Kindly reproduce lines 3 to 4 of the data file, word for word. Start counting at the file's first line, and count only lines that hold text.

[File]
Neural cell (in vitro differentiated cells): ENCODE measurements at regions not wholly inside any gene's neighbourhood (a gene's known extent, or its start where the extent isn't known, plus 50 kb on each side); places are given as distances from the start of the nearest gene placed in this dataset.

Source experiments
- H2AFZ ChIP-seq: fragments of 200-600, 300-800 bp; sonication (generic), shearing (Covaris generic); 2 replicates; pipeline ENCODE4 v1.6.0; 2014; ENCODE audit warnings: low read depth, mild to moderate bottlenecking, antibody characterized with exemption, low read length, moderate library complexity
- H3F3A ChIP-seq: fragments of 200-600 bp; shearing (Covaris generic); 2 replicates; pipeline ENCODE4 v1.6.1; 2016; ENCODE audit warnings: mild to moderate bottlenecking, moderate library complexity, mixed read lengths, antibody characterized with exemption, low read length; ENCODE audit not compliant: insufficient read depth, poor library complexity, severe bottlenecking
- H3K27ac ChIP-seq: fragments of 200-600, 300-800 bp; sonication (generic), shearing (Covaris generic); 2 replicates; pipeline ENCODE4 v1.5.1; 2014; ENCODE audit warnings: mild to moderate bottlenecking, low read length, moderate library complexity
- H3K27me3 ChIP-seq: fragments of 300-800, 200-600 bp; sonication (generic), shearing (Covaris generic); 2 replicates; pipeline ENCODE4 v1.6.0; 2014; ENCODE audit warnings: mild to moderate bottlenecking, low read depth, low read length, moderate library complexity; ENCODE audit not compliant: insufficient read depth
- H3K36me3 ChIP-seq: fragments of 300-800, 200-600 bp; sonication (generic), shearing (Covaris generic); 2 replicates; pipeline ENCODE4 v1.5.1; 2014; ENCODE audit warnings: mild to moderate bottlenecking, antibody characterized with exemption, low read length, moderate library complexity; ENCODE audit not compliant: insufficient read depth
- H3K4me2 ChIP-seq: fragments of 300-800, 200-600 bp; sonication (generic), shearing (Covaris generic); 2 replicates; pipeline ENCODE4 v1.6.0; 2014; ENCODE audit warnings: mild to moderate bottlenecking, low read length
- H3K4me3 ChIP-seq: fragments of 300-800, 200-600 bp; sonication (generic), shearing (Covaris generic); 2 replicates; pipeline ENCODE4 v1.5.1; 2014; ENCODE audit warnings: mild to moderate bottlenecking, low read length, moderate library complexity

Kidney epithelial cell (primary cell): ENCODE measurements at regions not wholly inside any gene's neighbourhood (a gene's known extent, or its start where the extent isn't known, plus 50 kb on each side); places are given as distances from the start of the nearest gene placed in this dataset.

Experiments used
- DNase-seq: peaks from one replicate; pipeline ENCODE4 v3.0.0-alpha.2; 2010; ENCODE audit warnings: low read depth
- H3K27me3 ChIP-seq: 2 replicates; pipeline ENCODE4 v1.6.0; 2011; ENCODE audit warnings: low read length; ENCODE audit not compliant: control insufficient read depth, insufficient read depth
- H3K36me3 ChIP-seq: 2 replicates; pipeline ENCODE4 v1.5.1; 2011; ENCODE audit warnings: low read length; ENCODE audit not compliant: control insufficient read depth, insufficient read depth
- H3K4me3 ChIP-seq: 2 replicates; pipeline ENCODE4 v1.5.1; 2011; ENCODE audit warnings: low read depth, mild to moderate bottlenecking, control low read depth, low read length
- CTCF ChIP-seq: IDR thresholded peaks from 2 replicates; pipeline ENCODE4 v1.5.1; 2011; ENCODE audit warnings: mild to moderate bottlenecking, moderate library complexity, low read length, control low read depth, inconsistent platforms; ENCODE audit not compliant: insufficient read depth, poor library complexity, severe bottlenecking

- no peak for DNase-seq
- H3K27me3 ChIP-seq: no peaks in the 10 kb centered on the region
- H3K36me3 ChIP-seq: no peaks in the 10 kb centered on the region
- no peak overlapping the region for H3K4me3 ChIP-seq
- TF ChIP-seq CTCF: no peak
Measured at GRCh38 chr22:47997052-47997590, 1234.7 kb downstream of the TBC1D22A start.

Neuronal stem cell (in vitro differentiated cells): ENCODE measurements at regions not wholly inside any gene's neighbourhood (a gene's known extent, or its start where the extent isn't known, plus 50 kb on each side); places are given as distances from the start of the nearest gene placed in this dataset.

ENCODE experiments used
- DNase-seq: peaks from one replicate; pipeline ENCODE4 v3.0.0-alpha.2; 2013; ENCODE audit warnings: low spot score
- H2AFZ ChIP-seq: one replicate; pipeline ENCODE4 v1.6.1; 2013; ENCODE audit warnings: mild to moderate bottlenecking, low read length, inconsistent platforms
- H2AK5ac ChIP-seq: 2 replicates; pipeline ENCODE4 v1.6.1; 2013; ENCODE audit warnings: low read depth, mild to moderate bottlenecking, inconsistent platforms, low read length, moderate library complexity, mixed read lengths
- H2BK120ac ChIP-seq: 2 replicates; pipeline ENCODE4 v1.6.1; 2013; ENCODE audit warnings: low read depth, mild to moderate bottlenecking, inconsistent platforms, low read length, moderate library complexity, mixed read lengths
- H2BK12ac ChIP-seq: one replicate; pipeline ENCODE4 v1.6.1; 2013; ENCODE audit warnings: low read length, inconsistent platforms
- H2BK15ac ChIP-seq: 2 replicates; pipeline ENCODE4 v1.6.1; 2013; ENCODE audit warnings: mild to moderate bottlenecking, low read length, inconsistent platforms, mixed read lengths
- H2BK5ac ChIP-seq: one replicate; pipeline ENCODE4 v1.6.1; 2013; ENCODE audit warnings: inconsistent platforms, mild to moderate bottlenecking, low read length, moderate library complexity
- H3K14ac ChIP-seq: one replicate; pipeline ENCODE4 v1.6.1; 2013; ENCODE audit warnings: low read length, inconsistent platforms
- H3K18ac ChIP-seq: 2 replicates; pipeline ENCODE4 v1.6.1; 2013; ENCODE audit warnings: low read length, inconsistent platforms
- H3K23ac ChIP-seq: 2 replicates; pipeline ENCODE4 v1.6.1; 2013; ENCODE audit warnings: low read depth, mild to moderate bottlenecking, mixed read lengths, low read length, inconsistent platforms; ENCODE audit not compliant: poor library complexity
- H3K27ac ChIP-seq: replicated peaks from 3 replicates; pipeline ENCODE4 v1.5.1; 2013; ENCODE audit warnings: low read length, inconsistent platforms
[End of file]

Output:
- H2AFZ ChIP-seq: fragments of 200-600, 300-800 bp; sonication (generic), shearing (Covaris generic); 2 replicates; pipeline ENCODE4 v1.6.0; 2014; ENCODE audit warnings: low read depth, mild to moderate bottlenecking, antibody characterized with exemption, low read length, moderate library complexity
- H3F3A ChIP-seq: fragments of 200-600 bp; shearing (Covaris generic); 2 replicates; pipeline ENCODE4 v1.6.1; 2016; ENCODE audit warnings: mild to moderate bottlenecking, moderate library complexity, mixed read lengths, antibody characterized with exemption, low read length; ENCODE audit not compliant: insufficient read depth, poor library complexity, severe bottlenecking